It took Karla Kimbrough a few minutes and some coaxing to step from an elevated ramp in an airy horse barn and swing her leg over Chester, a Fjord-Welsh pony cross known for his calm demeanor.
“Give me your hand, sweetheart,” her mother, Pam Kimbrough said, standing on Chester’s right side, and her daughter finally did before mounting from his left.
Kimbrough has trouble crossing thresholds – even moving from one color on a patterned floor to another – said her mother. It was a small moment earlier this month, but a big one the first time Kimbrough, who’s 28 and lives in a South Hill group home for people with developmental disabilities, got on a horse at Free Rein Therapeutic Riding.
“We never thought she’d do it,” Pam Kimbrough said. “It took a village to get her on the first time.”
Adaptation to riders’ needs – whether it takes a tall ramp, a modified saddle or extra time to get on a horse – is at the center of the nonprofit organization’s mission. Free Rein is a recreational riding organization in southwest Spokane for people with physical or developmental disabilities.
It’s also an example of an emerging field of research called human-animal interaction that seeks to measure the health effects of animals on people – whether that’s through therapeutic programs like Free Rein or the loving feeling you get from petting your dog (that’s the oxytocin talking, according to one study).
Out of ‘fringe status’
The Professional Association of Therapeutic Horsemanship International has more than 800 member centers, including Free Rein – most of them in the U.S. and Canada – after steady growth over the past few years. Those centers work with more than 42,000 people with disabilities a year.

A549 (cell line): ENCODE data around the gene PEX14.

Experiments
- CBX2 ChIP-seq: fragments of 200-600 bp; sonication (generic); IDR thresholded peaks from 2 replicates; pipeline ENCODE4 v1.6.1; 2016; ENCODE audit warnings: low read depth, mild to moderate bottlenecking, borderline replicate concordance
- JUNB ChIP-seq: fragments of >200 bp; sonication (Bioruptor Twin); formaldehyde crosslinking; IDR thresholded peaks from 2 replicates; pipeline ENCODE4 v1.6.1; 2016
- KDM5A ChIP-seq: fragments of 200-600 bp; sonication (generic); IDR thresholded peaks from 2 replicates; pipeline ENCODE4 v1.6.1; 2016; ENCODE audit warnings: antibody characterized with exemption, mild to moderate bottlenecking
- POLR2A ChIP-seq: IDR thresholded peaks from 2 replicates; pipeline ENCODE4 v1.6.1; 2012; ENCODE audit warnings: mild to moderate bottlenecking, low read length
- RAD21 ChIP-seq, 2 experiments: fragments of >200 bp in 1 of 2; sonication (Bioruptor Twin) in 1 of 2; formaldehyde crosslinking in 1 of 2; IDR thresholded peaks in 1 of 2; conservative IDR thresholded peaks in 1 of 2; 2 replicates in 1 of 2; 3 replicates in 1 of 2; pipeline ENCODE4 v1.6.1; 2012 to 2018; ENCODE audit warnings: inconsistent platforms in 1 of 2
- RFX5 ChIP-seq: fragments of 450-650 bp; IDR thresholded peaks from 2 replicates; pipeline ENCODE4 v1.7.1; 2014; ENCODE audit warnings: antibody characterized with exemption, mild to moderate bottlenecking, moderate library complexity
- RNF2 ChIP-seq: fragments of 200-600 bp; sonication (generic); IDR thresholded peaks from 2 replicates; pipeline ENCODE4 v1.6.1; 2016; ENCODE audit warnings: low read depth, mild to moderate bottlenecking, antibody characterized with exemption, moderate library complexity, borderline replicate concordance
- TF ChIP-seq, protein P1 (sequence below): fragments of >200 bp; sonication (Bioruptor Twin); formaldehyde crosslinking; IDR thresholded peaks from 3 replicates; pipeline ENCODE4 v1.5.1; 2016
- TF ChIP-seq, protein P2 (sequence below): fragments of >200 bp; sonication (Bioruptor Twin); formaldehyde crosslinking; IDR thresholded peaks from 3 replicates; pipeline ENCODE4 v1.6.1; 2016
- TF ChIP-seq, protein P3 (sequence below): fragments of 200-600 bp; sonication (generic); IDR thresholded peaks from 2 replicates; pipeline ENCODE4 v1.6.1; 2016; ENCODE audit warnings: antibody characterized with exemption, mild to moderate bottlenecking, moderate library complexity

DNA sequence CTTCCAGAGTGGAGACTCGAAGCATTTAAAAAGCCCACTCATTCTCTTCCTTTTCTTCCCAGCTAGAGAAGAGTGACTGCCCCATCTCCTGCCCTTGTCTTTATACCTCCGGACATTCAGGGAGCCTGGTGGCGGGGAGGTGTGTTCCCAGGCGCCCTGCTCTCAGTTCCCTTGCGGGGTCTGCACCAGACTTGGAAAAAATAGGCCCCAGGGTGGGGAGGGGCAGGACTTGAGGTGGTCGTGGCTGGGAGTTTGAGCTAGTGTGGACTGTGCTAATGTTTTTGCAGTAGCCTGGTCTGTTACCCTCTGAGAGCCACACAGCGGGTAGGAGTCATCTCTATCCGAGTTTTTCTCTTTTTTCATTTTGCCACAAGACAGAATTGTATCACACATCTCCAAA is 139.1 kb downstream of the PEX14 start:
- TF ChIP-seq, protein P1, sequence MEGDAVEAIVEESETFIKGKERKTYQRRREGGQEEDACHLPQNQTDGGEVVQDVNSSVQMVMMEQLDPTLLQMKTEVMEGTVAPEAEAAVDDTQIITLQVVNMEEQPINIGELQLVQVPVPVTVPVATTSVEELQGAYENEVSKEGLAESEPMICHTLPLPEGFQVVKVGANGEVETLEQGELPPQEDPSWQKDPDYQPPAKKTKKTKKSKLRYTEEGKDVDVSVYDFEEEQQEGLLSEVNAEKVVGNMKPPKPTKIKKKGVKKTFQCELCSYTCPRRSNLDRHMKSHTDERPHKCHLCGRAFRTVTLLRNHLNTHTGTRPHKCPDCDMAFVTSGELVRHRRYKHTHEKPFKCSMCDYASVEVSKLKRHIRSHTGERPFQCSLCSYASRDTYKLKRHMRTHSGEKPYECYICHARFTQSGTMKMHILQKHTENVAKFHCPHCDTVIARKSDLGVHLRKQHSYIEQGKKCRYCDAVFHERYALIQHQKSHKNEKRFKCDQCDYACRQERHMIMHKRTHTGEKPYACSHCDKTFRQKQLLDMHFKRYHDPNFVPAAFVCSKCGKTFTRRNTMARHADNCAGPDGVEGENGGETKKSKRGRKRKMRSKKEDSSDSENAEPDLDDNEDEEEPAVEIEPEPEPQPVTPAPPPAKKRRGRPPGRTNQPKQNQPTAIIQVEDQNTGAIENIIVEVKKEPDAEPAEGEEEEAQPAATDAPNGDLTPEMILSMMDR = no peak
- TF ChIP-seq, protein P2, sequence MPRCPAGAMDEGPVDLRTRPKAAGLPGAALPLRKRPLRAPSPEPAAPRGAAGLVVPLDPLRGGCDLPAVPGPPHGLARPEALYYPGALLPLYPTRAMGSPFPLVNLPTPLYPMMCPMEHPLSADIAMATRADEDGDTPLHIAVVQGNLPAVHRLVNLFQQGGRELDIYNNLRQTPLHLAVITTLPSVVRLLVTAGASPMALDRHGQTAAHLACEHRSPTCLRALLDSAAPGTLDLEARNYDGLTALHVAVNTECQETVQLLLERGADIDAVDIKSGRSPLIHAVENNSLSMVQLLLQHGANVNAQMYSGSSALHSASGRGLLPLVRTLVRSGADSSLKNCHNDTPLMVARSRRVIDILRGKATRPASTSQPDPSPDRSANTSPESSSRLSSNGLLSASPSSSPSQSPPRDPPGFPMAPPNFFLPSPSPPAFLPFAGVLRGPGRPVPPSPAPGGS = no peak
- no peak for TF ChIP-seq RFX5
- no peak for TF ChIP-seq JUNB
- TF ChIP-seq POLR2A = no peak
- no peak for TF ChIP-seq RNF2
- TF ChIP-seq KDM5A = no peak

Many of those centers have growing wait lists, said Cher Smith, a spokeswoman for PATH International, based in Denver.
In general, the use of animals for educational or therapeutic purposes “has just increased in popularity incredibly,” said Patricia Pendry, an assistant professor of human development at Washington State University in Pullman. “With that comes the question: Does it really work?”
There’s a sense among researchers that it does, she said, but the evidence has been largely anecdotal or a result of poor-quality research.
Pendry and other WSU researchers are near the end of a two-year study whose early results found that working with horses helped improved children’s social skills and reduce their stress and anxiety.
Their project, called PATH to Success (unrelated to PATH International), brings together horses and learning, as opposed to what Free Rein offers, called “therapeutic horsemanship.”
But both fall into the human-animal interaction field – a line of research the National Institutes of Health, which funded her study, is trying to bring out of “fringe status,” Pendry said.
The NIH’s National Institute of Child Health and Human Development has entered a public-private partnership to study the interaction between people and animals – especially as it relates to “child development, health, and the therapeutic use of animals with children and adolescents,” according to the NIH.